Skip Ribbon Commands
Skip to main content

Francisco Hernandez

Other Murder Exonerations with Perjury or False Accusation
On August 28, 2001, 37-year-old Roy Flores left his home in Salinas, California to get some quarters for the laundry.  He was walking through a parking area of an apartment building when he was confronted by a man and began to run. The man drew a pistol, according to a witness, and gave chase. A few seconds later, three shots were fired and Flores was killed.
A few days later, Mirna Cruz, who lived in an apartment near the parking area, went to police to complain about a problem she was having with her apartment manager. A friend who went with her to act as an interpreter told police that Cruz saw the shooting.
Cruz then told police that she saw a man she called “Pancho”—whom she knew casually from the neighborhood—confront Flores, chase him and fire one shot in his direction. She said she heard two more shots, but a parked car blocked her view and she saw nothing more. She said the gunman was wearing blue pants and a white shirt and had short hair.
Because Flores had been a former member of the Norteno street gang, police asked her to view photographs of known gang members. She selected the photograph of 26-year-old Francisco Hernandez, a member of the Vagos street gang that she knew from the neighborhood, as the gunman.
On September 4, 2001, police went to the address where Hernandez lived. When they approached, he saw them and fled through a gangway, but was arrested climbing over a fence. An officer recovered a loaded handgun from near where Hernandez had fled. A bag of bullets was found in the apartment.
Police also detained four other Vagos street gang members at the building. Among them were Gustavo Orozco, who lived in the apartment with Hernandez and was stopped as he attempted to jump out of a window of Hernandez’s apartment, and Jorge Serrano.
Hernandez, who sported a gang tattoo on the back of his shaved head, was charged with murder and possession of a weapon, along with gang affiliation. None of the other four men arrested that day were charged in the crime.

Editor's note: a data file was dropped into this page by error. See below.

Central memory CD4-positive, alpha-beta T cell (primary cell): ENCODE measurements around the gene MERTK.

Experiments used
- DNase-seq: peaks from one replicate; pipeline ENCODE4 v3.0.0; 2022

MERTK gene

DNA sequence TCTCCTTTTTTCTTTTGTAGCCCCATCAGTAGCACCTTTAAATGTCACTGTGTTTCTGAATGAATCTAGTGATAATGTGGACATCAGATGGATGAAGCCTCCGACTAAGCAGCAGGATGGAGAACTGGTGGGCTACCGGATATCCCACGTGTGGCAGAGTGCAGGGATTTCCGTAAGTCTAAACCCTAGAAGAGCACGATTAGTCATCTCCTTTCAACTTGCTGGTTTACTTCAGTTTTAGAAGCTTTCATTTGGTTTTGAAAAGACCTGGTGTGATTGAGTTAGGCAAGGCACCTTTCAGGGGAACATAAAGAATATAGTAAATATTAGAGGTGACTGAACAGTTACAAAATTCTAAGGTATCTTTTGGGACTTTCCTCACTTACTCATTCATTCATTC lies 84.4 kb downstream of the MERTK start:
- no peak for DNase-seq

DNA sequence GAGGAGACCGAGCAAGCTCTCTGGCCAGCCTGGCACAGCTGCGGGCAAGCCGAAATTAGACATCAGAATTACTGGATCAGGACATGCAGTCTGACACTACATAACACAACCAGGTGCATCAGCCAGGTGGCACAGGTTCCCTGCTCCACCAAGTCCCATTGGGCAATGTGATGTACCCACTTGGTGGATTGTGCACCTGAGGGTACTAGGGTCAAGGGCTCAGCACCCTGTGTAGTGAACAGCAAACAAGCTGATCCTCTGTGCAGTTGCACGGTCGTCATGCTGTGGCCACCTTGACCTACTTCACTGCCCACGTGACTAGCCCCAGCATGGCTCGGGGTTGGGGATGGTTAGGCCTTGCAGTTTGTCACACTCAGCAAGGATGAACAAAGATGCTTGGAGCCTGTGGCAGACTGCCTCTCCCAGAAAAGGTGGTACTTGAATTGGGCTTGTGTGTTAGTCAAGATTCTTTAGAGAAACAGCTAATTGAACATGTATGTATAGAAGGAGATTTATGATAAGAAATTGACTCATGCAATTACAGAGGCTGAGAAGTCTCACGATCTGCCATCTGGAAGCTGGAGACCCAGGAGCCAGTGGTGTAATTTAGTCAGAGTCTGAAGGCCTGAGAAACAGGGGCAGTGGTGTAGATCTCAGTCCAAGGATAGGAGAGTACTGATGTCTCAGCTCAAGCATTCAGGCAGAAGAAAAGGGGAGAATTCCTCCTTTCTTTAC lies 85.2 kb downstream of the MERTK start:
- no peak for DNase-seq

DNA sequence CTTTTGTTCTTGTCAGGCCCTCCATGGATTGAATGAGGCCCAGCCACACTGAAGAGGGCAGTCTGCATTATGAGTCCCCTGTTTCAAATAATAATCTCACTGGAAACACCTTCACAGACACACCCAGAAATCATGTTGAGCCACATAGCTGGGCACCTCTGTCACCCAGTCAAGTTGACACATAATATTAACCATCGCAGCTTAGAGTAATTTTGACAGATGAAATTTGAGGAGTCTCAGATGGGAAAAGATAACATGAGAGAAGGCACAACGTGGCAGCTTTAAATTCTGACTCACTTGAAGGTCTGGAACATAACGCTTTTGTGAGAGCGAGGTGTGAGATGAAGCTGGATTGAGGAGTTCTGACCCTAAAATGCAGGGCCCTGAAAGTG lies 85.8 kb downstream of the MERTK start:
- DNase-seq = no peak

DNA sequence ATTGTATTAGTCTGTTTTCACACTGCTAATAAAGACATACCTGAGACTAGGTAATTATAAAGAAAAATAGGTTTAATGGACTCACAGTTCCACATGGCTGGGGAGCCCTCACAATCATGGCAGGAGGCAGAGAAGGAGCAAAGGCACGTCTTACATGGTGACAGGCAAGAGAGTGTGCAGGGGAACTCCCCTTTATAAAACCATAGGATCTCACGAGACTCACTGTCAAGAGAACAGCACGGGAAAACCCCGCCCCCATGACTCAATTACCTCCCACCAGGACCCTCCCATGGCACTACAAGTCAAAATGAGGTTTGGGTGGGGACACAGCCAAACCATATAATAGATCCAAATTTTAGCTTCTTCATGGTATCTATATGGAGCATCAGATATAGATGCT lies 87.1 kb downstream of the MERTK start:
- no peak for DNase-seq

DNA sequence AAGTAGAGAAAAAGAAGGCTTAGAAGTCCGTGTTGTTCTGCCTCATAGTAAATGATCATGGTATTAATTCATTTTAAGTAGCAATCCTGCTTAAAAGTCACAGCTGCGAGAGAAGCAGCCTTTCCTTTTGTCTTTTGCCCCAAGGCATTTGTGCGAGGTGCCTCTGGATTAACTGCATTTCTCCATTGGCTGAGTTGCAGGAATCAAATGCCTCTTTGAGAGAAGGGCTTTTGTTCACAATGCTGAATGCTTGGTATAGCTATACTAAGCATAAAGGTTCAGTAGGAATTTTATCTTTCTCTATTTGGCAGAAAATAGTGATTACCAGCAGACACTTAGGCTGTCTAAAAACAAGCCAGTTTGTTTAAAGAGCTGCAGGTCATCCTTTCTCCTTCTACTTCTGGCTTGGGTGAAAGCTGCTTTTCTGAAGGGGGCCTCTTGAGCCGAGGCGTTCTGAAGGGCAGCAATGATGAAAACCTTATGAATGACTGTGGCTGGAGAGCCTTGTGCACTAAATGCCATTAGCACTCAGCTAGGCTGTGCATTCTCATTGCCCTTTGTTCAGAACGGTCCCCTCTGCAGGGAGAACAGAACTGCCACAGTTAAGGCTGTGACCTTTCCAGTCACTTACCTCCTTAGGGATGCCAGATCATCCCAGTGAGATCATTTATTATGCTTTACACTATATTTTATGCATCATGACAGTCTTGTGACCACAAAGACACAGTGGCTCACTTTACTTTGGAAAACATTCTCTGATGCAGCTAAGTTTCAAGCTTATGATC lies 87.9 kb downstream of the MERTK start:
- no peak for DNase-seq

Hernandez went on trial in Monterey County Superior Court in December 2002.
Cruz identified him as the man she saw chasing Flores and firing the first shot. She said she did not see Flores get shot, but heard two more shots fired.
She said she had seen Hernandez earlier in the day with Orozco and that he had a shiny revolver. She said she knew Orozco, but only slightly. She said he had been to her apartment a couple of times, once to borrow an iron to press some clothing. She denied he was a friend.
A crime lab analyst testified that when he examined the gun recovered after Hernandez was arrested, he discovered that bullets obstructed the barrel. When he attempted to remove the bullets, the barrel was damaged to such a degree that any attempt to compare bullets fired from it was useless.
The defense called several witnesses and attempted to show that the gunman may have been Serrano, whose wallet was found at the scene of the shooting, or Orozco.
After his wallet was found, Serrano had told police he happened upon the shooting right after it happened and when a car on the street sped up toward him, he fled, dropping his wallet. He had denied any involvement in the crime.
But a defense witness testified that the gunman was wearing a black beanie, white T-shirt and baggy navy long pants—a different clothing description than was given by Cruz—and that the gunman resembled Jorge Serrano—whom she saw in the courthouse during the trial.
Another defense witness said the gunman was 18 or 19 years old, wearing pants and a navy blue T-shirt with a number on it—also different from Cruz’s description.
On December 17, 2002, after five days of deliberation, the jury convicted Hernandez on all counts.
After the conviction, but before sentencing, Cruz contacted the Monterey County District Attorney’s Office and spoke to the investigator on the case. She wanted help in locating Orozco because he was the father of her child and she wanted to obtain child support.
The information was passed to Hernandez’s defense attorney, who, on April 11, 2003, filed a motion for a new trial alleging that Cruz had lied at trial when she said Orozco was not a friend. The information about their relationship could have been used to impeach her testimony, the defense contended.
The motion for new trial was denied and Hernandez was sentenced to 48 years to life in prison on July 16, 2003.
On May 14, 2004, the Sixth District California Court of Appeal reversed the conviction and ordered a new trial. The court found that the discovery that Orozco was the father of one of her children gave her a motive to lie and would have been valuable impeachment in a case that hinged almost solely on Cruz’s testimony.
As the case moved toward a retrial, the defense found a witness who said she saw two men running from the shooting and that neither was Hernandez. Moreover, the defense found two more witnesses who were with Cruz at the time of the shooting and both identified Orozco as being at the scene of the crime.
On December 2, 2005, the murder charge was dismissed by the prosecution. Hernandez pleaded guilty to possession of the gun—which was never linked to the crime—and received six years in prison.
– Maurice Possley

Report an error or add more information about this case.

Posting Date: 9/3/2012
Most Serious Crime:Murder
Additional Convictions:Gun Possession or Sale
Reported Crime Date:2001
Sentence:48 to life
Age at the date of reported crime:26
Contributing Factors:Perjury or False Accusation
Did DNA evidence contribute to the exoneration?:No